Located in Detroit, Michigan, is an old rusted 1953 Chrysler New Yorker cab that’s still in service – yet only for scheduled tours to explore the motor city.
Devin Sykes, the owner of the classic Chrysler and Vintage Taxi Tours, has always had a passion for Detroit history as a car-enthusiast who has owned 20 pre-1980 classics from ‘20’s sedans to ‘60’s Chrysler muscle cars.
His interest in cars came from his grandfather, Sykes told us in an interview, who would buy him little toy cars. While in high school, Sykes worked as a general mechanic, and in a custom hot-rod shop before finishing college.
After graduating with a degree in physics engineering, a degree that Sykes chose because his school didn’t offer an automotive program, he packed his bags and moved to Detroit in hopes of landing a job with one of the major automotive companies.
Sykes started working behind the counter at an Advanced Auto Parts, where he met engineers and employees working at Chrysler and GM who’d come into the shop. This ‘in’ landed him a job as a mechanical engineer at one of the Big 3 automotive manufacturers.
After some time in Detroit, Sykes’ idea to start Vintage Taxi Tours started to come to fruition:
“I just thought it was kind of strange that you can go to New York and take a pizza tour in an old taxicab, but in Detroit you can’t explore the city in an antique automobile? So it kind of just seemed obvious.”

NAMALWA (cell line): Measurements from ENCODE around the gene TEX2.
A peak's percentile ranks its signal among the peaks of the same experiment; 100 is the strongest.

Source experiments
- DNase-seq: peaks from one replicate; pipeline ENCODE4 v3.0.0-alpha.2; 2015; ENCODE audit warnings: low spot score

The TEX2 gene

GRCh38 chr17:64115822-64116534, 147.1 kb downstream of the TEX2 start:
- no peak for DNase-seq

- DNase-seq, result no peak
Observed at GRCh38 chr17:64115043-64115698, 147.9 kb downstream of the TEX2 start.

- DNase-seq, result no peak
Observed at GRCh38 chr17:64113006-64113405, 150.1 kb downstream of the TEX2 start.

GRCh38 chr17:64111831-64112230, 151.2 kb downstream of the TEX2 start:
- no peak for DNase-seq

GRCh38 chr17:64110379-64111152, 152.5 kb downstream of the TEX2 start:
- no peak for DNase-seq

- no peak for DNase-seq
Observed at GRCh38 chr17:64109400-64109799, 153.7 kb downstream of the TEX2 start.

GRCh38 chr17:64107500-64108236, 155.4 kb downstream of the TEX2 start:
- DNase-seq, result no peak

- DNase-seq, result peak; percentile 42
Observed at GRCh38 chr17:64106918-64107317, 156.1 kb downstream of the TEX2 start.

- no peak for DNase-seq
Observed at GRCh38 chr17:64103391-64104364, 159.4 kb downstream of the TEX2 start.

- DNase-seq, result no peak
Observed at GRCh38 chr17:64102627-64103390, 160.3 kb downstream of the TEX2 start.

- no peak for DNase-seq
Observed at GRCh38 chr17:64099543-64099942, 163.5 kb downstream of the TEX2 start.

Luckily, Syke had the perfect classic car to run the show – a 1953 Chrysler New Yorker.
In 2019, after helping a buddy rebuilt a 1949 Dodge, Syke set out to find a car from the early ‘50s. He came across this ’53 New Yorker in an online listing for $1,800.
“It was missing the fuel pump, all the tires were flat, but he had a title for it and everything and I was just like, yeah this cool,” Sykes told us. “So, I had a flatbed drag it home and I spent a year working on it.”
The cab is powered by its original 331cid V8 “Fire Power” Hemi engine linked to its “Fluid-Drive” M6 4-speed transmission that still uses a clutch but can shift between two gears automatically.
Between the rust, the car wears the original Submarine Gray paint, a classic on and off-duty taxi light on the hood and Vintage Taxi Tours signage on the body.
While looking at the photos, you might be surprised to learn that this taxicab made a quick cameo in Steven Soderbergh’s period film No Sudden Move with actor Don Cheadle riding inside.
“Last summer, we were driving around, and I had the signage and stuff on the car and some guy pulled up next to us and was like, ‘Hey, we want to use this car in a movie,’” Sykes shares the story.
“I just assumed it was like some guy making an Instagram music video or something but he said, ‘No seriously, it’s a Hollywood production. It’s a real movie.’”
Sykes gave the guy his number, thinking he’d never hear from him again, but low and behold, the studio called and set up a time to get his car prepped for filming. The studio put wax over his decals and more traditional taxicab signs on top so Sykes could easily remove it after filming.
“I was confused. I was like, why do you guys want to use this rusty Chrysler in your period movie? But the scene is nighttime and it’s raining so you can only tell that it’s a little beat up.”
Sykes uses his movie-star Chrysler New Yorker to take tourists, or even locals who want to learn more about their city, on tours. His offers a handful of different tour options, including an Automotive Empire tour, Detroit Essentials tour, and even a Bootlegger tour.